"The majority of people who die on Everest do so on the way down, and I'm very aware of that," says Mr Mothersdale. "It boils down to having the common sense to do what you think is right for yourself. It does worry me, but you can only play it by ear."

Mr Mothersdale, 37, has been climbing for 14 years. He's a regular climber in the lakes and has climbed on snow and ice in Scotland. He has extensive climbing experience in the Alps and in the past three years he has climbed two uncharted Himalyan peaks - Koa Rang (5,800m) and Chalrula (6,529m). His experiences on snow and ice and the high-altitude climbing are good preparation for Everest, but they are not enough, and he has been putting in extra training that would make Lennox Lewis wince.

"I teach supply for a couple of days each week, near my home in Carlisle, and on those days I'll do two or three hours in the gym. I spend two days a week in the mountains, climbing or walking with a heavy rucksack, and for two days I'll go out on an eight or 10-mile run, and then do maybe 20 miles on the bike."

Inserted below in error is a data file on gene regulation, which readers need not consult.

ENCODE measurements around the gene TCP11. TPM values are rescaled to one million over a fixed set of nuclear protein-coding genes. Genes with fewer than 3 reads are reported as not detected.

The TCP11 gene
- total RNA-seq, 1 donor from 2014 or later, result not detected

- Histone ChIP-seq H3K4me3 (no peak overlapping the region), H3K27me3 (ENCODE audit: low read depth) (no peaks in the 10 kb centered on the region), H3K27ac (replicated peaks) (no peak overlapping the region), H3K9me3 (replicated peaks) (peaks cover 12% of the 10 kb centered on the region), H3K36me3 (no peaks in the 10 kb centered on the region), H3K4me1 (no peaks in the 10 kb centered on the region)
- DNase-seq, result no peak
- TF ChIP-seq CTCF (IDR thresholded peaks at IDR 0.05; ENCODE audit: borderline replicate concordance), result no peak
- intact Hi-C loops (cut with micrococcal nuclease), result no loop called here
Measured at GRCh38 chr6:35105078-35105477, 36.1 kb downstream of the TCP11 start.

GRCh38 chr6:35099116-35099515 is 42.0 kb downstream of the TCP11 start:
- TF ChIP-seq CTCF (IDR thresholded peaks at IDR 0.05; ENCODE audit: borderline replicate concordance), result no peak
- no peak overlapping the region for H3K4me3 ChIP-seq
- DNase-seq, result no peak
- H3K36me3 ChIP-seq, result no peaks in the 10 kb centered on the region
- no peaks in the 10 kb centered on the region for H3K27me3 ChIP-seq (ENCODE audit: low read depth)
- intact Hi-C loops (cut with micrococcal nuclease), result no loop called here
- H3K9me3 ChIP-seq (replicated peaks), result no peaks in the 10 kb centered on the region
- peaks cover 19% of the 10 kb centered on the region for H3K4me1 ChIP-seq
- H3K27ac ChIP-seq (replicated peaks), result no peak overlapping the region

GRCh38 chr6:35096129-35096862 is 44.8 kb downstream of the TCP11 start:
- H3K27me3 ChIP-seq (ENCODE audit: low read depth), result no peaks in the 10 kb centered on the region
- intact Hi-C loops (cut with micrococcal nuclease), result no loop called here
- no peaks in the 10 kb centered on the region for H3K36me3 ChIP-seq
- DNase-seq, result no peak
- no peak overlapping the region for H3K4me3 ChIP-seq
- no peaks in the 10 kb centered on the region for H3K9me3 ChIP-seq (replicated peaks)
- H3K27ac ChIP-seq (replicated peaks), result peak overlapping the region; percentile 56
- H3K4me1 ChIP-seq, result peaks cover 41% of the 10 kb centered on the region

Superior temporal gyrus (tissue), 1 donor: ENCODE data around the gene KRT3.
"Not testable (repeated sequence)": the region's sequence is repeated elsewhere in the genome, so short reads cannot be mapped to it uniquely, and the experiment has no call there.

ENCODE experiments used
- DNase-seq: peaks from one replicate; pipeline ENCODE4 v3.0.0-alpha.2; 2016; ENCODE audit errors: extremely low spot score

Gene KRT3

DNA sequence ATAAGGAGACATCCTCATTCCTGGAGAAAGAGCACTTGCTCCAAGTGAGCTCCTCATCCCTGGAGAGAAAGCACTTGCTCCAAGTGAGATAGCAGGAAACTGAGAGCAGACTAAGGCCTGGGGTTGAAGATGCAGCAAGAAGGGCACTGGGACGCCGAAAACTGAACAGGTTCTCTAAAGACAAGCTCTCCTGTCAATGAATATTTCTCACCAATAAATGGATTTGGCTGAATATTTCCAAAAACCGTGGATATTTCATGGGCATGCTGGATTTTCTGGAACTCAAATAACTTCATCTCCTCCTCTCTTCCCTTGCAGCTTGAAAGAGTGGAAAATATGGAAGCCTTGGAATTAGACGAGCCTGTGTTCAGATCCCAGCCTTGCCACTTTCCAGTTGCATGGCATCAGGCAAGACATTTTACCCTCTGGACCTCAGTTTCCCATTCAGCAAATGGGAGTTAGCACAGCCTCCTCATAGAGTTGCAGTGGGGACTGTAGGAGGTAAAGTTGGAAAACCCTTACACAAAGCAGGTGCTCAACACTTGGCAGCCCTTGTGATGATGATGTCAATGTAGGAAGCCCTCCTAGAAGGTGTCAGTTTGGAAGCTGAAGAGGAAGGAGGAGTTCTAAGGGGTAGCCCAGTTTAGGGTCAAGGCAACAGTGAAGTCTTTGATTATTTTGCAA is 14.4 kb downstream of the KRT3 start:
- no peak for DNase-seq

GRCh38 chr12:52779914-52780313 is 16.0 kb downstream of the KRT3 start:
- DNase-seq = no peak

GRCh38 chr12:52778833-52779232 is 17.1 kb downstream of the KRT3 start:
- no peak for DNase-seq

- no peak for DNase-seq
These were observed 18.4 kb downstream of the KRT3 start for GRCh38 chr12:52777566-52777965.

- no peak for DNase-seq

All the equipment he is taking up the mountain has been donated by companies. But the trip still doesn't come cheap, and he's meeting the pound;10,000 cost himself. The climbers will be starting off as a team, but will probably attempt the summit in pairs. There's a chance that he won't succeed in his quest but he says this will have no effect on his virtual lessons. "If I'm honest with myself, there's a good chance I might not get there. But all the information coming back is based on me getting higher and higher up the mountain, not necessarily on reaching the top."